Joani and Thom Schultz are the co-authors of the book: Why Nobody Wants to Go to Church Anymore? Their research is challenging. Steve McSwain is not so sure and give pointers to why this is not necessarily so.
The core basis of the Schultz' hypothesis apart from statistics and data is that of the experiences of most churches in America, and thereby happening in Britain, Australia and other western nation religious life.
And what is this experience that most churches are having to encounter.
In a word, 'fed up'! (two words sorry).
The facts are pretty clear and the test is at grass roots level. It relates to men. These fellows have grown up in the life of the local church. They became a Christian during their teenage years. Well versed in the Word. A handsome giver to the finances and mission needs. More than likely a bit of a leader, well at least he's always around and he's solid.
One day he woke up and was 'fed up' – there was no typical internal church dispute going on, he had no intention of moving church, but after what seemed a life time in 'a rut' of religion he needed 'out'.
The question of a trend
Joani and Thom Schultz says it's a trend. Steve McSwain says it's not. McSwain says there are a host of other reasons and these can be easily countered by better leadership and he lists these as proof pudding from many church situations.
The Schutz' disagree and cite a host of grass root situations that illustrate all to readily that simply being 'fed up' takes an enormous toll on church life right across Protestant America.
Perhaps it is a little of both.
Is there a trend? Or has there always been this dichotomy with numbers of men who have established themselves in the life of churches and simply need a sabbatical which in many cases, goes on for several years.
These men have not in any way abandoned their Christian commitment or faith in the Lord Jesus Christ. That would be a false connotation. Come the census form they would fill it in as before.
Sociologist Josh Packard web page - "area of research and teaching-sociology of health, religion, and education-are tied together with theoretical interests in communities and inequality. He has an active and applied research agenda relying on university-community partnerships ..."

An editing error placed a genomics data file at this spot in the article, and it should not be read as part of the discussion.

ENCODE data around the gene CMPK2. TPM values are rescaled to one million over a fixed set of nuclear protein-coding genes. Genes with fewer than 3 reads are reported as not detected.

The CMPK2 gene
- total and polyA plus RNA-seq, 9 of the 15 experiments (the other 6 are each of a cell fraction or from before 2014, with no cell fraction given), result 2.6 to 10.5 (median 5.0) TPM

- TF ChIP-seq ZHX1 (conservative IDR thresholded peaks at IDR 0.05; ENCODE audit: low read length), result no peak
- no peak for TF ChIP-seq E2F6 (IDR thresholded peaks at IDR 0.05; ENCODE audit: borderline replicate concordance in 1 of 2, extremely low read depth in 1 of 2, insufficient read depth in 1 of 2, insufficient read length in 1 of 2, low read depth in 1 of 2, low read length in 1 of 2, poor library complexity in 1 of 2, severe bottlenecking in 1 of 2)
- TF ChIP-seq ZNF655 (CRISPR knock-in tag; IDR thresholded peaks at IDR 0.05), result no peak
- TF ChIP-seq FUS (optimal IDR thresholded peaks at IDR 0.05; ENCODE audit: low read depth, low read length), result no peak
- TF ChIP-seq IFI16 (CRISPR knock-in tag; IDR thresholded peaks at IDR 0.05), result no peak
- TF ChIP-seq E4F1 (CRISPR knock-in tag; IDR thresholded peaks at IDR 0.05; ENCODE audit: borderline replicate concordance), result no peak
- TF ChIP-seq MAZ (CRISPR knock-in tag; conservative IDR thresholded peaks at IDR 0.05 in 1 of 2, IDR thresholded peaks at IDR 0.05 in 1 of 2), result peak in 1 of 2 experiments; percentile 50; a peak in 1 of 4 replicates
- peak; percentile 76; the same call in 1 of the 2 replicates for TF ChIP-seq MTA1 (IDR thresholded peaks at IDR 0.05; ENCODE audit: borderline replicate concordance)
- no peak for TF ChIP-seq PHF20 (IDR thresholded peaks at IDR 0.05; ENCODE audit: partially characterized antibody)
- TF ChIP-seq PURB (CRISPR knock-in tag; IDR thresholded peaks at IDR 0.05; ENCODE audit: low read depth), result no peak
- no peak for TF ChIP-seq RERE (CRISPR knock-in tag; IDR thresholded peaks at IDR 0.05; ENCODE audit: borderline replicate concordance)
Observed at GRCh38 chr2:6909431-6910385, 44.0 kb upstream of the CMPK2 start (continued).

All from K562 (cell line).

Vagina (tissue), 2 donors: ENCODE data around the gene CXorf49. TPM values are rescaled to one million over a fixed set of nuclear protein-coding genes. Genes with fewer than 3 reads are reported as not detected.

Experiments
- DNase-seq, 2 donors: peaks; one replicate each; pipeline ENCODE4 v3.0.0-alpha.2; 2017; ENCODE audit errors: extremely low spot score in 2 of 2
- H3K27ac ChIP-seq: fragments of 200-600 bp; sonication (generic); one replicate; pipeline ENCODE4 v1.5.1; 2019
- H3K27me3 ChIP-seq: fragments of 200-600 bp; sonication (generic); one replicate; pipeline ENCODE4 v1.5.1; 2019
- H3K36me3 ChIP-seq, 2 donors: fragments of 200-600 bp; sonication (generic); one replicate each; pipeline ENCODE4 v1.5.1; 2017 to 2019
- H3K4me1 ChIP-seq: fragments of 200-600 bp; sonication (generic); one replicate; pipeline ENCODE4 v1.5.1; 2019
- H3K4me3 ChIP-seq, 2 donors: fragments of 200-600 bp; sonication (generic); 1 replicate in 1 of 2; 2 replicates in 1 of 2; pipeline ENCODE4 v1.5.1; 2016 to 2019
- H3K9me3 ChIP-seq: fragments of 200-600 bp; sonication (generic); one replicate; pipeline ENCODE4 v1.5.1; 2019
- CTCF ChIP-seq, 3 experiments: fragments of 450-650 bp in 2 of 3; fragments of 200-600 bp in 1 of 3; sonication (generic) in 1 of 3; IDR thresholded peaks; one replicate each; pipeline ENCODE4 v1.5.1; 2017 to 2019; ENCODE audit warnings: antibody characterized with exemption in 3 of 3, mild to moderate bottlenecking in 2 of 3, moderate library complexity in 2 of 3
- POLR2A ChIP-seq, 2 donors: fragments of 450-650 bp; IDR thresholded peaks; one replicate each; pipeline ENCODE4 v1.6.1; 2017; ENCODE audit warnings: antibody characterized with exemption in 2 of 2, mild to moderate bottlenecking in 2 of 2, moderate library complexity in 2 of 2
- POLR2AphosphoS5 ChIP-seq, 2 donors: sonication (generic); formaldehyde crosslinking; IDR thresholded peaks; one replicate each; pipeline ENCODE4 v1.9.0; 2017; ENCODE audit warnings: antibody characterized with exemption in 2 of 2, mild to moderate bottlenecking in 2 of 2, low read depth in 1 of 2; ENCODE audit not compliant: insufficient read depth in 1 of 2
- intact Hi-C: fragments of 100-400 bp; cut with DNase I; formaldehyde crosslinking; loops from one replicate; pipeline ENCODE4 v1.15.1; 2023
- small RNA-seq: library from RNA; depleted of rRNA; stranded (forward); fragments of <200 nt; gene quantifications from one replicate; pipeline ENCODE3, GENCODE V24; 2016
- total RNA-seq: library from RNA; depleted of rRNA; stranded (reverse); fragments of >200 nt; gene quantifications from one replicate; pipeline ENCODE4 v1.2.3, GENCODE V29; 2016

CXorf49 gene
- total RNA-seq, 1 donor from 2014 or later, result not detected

Josh Packard has explained that this 'fed up' group are discussed in his upcoming book Church Refugees. They have sat through countless sermons and Bible studies, they feel they've heard it all. One of Packard's interviewees said, "I'm tired of being lectured to. I'm just done with having some guy tell me what to do."
They are fatigued with the Sunday routine. Rather, it's play time. To counter this, ministers and other ministry leaders (think Missions and Para-Church) would benefit from asking and listening to these men long before they walk out the door.
The Josh Packard questions:
Why are you a part of this church?
What keeps you here?
Have you ever contemplated stepping away from church? Why or why not?
How would you describe your relationship with God right now?
How has your relationship with God changed over the past few years?
What effect, if any, has our church had on your relationship with God?
What would need to change here to help you grow more toward Jesus' call to love God and love others?
It's time to listen.
Steve McSwain says churches are not dying, they are going through transition and fall-out is part of any change. He lists these as being central to transition: demography, technology, leadership, competition, religious pluralism, contemporary worship experiences, phoney marketing – and doesn't that one ring true.
After 38 years in Christian ministry, I am inclined to add my weight to Steve McSwain's propositions, as although many men get 'fed up' it is a transition in itself and they won't hold back any of their family members from engaging in the Christian life and the life of whatever local church they are engaged.
Leadership seems to be at the centre of such issues.
For young people drop outs, fresh research is showing that it's not their own faith, rather the pressure of their parents. This is a good read!
Dr Mark Tronson is a Baptist minister (retired) who served as the Australian cricket team chaplain for 17 years (2000 ret) and established Life After Cricket in 2001. He was recognised by the Olympic Ministry Medal in 2009 presented by Carl Lewis Olympian of the Century. He mentors young writers and has written 24 books, and enjoys writing. He is married to Delma, with four adult children and grand-children.
Mark Tronson's archive of articles can be viewed at http://www.pressserviceinternational.org/mark-tronson.html